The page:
import javax.swing.JFrame;

public class TypeWriter extends JFrame implements Runnable
{
   private final String message = "Typewriter-Style Baby!";
   private StringBuffer currMessage = new StringBuffer();
   private int currLetter = 0;
   private Thread thread;
   private long time = 0;
   
   public static void main(String[] args)
   {
      new TypeWriter();
   }

   public TypeWriter()
   {
      addWindowListener(new WindowAdapter(){
         public void windowClosing(WindowEvent we)
         {
            stop();
            System.exit(0);
         }
      });
      setSize(400, 400);
      setVisible(true);
      start();
   }
   
   public void run()
    {
        Thread me = Thread.currentThread();
        while (thread == me)
        {
           if(time == 0 || System.currentTimeMillis() >= time)
           {
              currMessage.append(message.charAt(currLetter));
              currLetter++;
              repaint();
              if(currLetter >= message.length()) stop();
              time = System.currentTimeMillis() + 500;
           }
           else
           {
              try
              {
                 Thread.sleep(100);
              }
              catch(InterruptedException ie)
              {}
           }
        }
        thread = null;
    }
   
   public void paint(Graphics g)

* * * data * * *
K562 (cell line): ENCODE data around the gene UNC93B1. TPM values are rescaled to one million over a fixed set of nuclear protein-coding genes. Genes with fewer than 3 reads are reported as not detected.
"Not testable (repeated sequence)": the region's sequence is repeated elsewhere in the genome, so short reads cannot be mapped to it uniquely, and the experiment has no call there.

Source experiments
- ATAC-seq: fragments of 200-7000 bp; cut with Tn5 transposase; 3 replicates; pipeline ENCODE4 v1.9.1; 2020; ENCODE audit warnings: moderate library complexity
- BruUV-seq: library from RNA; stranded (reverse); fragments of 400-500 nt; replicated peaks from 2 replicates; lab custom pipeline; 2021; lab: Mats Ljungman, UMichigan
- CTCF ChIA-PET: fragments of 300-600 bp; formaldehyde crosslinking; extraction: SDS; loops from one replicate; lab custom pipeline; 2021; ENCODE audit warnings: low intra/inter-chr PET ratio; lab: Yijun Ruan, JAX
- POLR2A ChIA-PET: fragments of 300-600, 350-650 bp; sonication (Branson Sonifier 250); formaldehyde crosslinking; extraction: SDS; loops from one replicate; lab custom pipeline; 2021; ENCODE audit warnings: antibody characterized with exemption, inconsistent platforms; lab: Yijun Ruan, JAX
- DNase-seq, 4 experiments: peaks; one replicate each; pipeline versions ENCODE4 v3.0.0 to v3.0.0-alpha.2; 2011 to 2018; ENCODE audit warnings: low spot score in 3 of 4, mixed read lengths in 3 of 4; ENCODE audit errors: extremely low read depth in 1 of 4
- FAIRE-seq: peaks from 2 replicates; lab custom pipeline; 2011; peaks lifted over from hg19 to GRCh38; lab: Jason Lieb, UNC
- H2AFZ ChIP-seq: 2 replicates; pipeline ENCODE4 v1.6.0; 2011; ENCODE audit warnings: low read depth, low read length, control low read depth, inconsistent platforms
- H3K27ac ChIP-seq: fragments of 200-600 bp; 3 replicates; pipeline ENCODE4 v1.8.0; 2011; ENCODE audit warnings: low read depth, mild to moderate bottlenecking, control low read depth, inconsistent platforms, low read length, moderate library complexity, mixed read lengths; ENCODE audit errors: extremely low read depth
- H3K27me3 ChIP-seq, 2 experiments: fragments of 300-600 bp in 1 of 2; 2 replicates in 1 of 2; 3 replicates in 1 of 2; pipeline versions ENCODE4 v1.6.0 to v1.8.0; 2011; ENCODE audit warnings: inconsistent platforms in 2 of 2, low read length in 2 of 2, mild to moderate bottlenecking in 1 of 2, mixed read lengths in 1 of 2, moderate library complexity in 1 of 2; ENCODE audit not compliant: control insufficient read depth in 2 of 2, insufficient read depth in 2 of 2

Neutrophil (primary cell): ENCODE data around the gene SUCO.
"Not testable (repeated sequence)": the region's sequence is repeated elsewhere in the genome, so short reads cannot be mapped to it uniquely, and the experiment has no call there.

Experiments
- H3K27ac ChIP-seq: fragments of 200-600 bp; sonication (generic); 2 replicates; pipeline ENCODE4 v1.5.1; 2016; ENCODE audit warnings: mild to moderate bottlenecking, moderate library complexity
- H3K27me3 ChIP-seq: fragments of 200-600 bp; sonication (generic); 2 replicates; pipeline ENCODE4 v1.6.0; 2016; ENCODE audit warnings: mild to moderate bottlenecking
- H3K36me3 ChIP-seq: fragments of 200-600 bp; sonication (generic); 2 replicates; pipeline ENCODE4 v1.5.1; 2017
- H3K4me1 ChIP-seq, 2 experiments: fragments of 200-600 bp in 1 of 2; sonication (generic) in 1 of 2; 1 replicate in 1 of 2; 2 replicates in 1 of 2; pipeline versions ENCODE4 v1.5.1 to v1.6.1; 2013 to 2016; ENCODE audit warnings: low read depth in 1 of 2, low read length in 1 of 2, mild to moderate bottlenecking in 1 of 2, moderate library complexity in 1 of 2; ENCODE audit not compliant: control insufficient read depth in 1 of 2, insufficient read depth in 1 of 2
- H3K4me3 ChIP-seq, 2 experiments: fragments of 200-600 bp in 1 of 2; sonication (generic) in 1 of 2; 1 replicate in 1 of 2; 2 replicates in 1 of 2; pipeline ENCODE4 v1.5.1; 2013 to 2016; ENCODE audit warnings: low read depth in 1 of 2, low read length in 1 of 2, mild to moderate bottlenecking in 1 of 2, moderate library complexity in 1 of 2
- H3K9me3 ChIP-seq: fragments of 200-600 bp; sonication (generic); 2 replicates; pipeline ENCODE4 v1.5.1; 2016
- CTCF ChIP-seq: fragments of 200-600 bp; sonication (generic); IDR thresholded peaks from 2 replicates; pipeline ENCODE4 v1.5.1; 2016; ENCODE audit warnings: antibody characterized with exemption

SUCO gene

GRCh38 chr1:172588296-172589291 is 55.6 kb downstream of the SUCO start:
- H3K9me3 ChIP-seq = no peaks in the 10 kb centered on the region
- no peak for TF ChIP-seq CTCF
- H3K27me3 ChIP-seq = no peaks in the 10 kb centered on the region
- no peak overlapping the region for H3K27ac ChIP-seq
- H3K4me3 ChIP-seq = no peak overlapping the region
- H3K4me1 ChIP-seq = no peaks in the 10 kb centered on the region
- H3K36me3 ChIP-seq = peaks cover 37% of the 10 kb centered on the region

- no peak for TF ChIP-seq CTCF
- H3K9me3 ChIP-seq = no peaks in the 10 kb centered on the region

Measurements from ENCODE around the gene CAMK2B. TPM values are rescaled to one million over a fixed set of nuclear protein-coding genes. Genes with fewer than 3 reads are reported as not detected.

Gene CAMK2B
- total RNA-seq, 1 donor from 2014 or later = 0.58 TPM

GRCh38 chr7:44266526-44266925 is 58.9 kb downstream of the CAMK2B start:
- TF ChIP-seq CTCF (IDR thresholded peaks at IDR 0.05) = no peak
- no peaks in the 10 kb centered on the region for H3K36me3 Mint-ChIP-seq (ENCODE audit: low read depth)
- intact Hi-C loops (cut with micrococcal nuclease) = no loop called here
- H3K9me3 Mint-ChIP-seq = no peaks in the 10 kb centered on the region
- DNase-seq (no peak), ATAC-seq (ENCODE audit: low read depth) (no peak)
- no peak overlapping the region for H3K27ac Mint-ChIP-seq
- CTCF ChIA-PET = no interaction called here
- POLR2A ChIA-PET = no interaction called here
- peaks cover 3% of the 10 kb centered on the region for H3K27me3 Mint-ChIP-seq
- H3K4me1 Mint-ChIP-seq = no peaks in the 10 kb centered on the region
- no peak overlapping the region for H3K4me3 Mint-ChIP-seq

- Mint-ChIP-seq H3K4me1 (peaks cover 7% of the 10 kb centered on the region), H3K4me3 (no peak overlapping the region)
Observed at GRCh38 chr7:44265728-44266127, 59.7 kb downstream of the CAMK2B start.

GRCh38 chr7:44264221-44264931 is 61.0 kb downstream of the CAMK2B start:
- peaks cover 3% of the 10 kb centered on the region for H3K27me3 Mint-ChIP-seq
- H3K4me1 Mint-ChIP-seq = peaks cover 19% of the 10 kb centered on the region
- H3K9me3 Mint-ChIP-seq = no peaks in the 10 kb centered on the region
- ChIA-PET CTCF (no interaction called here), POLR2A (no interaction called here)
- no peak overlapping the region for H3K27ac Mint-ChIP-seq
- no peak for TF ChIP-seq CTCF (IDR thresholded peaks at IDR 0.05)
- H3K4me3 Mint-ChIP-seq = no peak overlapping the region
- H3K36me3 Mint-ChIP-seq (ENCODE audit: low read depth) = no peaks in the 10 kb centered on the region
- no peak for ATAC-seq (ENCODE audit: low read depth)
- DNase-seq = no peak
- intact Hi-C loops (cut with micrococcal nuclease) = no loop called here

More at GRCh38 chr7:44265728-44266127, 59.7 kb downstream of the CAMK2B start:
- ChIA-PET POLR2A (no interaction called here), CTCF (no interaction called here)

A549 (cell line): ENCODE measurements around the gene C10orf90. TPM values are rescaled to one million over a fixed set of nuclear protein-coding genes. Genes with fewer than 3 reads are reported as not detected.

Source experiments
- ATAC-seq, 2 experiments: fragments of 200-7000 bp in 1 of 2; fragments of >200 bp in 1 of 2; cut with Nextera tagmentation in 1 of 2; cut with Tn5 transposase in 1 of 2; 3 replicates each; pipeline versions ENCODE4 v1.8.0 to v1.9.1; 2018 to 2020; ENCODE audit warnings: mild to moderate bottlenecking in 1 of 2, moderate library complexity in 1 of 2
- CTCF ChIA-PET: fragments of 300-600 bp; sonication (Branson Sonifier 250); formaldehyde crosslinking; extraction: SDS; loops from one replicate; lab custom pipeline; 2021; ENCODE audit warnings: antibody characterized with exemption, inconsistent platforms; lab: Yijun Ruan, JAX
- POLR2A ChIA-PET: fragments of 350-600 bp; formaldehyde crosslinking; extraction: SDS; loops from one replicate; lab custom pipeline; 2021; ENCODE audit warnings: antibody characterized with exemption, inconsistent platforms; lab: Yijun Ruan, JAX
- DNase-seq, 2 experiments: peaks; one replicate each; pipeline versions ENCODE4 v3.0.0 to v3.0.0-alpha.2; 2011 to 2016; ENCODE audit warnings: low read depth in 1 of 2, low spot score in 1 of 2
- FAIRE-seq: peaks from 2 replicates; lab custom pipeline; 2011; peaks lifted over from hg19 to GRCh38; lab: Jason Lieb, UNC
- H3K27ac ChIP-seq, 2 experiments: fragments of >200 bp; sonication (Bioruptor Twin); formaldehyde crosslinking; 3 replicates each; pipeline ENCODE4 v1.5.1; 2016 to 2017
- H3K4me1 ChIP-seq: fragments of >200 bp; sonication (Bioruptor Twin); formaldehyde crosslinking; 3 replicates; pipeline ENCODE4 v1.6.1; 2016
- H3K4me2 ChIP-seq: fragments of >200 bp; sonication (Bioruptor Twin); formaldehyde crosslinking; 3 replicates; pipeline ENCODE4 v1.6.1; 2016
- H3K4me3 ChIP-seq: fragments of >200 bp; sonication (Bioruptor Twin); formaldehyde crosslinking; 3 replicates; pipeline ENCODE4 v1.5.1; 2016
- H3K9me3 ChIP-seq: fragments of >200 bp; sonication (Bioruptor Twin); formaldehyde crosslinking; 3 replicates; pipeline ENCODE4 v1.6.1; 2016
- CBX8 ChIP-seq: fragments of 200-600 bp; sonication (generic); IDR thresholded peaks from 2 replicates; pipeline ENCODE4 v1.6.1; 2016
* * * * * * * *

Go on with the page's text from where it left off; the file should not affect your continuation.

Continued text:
{
      g.drawString(currMessage.toString(), 10, 40);
   }
   
    public void start()
    {
       thread = new Thread(this);
       thread.setPriority(Thread.MIN_PRIORITY);
       thread.start();      
    }

    public void stop()
    {
       thread = null;
    }
}


I hope this helps!   Grin
Offline Eli Delventhal

JGO Kernel


Medals: 42
Projects: 12


Game Engineer


« Reply #2 - Posted 2005-11-03 00:51:41 »

I know exactly what is going on. You're making an infinite loop. How? Read on.

When you call .start() in a Thread, the run() method happens. So if you wanted to make a thread to print out foo, fifty times, you would do this:
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private class FooPrint implements Runnable
{
    public void run()
    {
        for (int i = 0; i < 50; i++)
            System.out.println("foo");
    }
}


and you would call it like this:
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//Creates the thread, but nothing happens yet.
Thread thread = new Thread(new FooPrint());
//Now you actually will cause the printing by telling
//the thread to start, ie calling its run() method
thread.start();


The way you are doing it creates an infinite loop, because your run method calls the start() method which calls the run() method which calls the start() method etc. etc. etc.

A StackOverflow is generally caused by infinite loop, which is just the case right here.